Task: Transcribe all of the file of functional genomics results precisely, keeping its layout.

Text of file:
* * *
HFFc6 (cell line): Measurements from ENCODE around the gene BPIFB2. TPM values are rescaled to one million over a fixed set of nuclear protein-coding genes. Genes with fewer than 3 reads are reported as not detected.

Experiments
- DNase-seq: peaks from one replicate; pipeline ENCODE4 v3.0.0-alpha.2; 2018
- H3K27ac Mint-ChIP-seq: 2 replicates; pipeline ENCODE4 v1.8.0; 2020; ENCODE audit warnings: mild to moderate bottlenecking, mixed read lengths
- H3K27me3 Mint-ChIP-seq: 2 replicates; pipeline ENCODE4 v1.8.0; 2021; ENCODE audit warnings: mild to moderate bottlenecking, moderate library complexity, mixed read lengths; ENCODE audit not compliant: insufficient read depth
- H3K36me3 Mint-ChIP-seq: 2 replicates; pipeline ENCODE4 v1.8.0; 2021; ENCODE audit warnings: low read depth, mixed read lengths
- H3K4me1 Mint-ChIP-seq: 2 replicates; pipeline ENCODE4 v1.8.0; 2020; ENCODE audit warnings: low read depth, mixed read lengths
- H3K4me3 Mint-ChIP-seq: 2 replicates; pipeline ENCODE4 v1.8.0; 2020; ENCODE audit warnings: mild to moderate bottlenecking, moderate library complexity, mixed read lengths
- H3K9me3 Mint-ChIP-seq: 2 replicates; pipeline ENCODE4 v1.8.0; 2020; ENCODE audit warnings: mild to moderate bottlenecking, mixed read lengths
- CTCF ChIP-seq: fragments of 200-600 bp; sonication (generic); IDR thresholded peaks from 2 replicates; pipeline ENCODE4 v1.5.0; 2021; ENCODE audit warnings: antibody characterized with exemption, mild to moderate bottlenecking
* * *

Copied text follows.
HFFc6 (cell line): Measurements from ENCODE around the gene BPIFB2. TPM values are rescaled to one million over a fixed set of nuclear protein-coding genes. Genes with fewer than 3 reads are reported as not detected.

Experiments
- DNase-seq: peaks from one replicate; pipeline ENCODE4 v3.0.0-alpha.2; 2018
- H3K27ac Mint-ChIP-seq: 2 replicates; pipeline ENCODE4 v1.8.0; 2020; ENCODE audit warnings: mild to moderate bottlenecking, mixed read lengths
- H3K27me3 Mint-ChIP-seq: 2 replicates; pipeline ENCODE4 v1.8.0; 2021; ENCODE audit warnings: mild to moderate bottlenecking, moderate library complexity, mixed read lengths; ENCODE audit not compliant: insufficient read depth
- H3K36me3 Mint-ChIP-seq: 2 replicates; pipeline ENCODE4 v1.8.0; 2021; ENCODE audit warnings: low read depth, mixed read lengths
- H3K4me1 Mint-ChIP-seq: 2 replicates; pipeline ENCODE4 v1.8.0; 2020; ENCODE audit warnings: low read depth, mixed read lengths
- H3K4me3 Mint-ChIP-seq: 2 replicates; pipeline ENCODE4 v1.8.0; 2020; ENCODE audit warnings: mild to moderate bottlenecking, moderate library complexity, mixed read lengths
- H3K9me3 Mint-ChIP-seq: 2 replicates; pipeline ENCODE4 v1.8.0; 2020; ENCODE audit warnings: mild to moderate bottlenecking, mixed read lengths
- CTCF ChIP-seq: fragments of 200-600 bp; sonication (generic); IDR thresholded peaks from 2 replicates; pipeline ENCODE4 v1.5.0; 2021; ENCODE audit warnings: antibody characterized with exemption, mild to moderate bottlenecking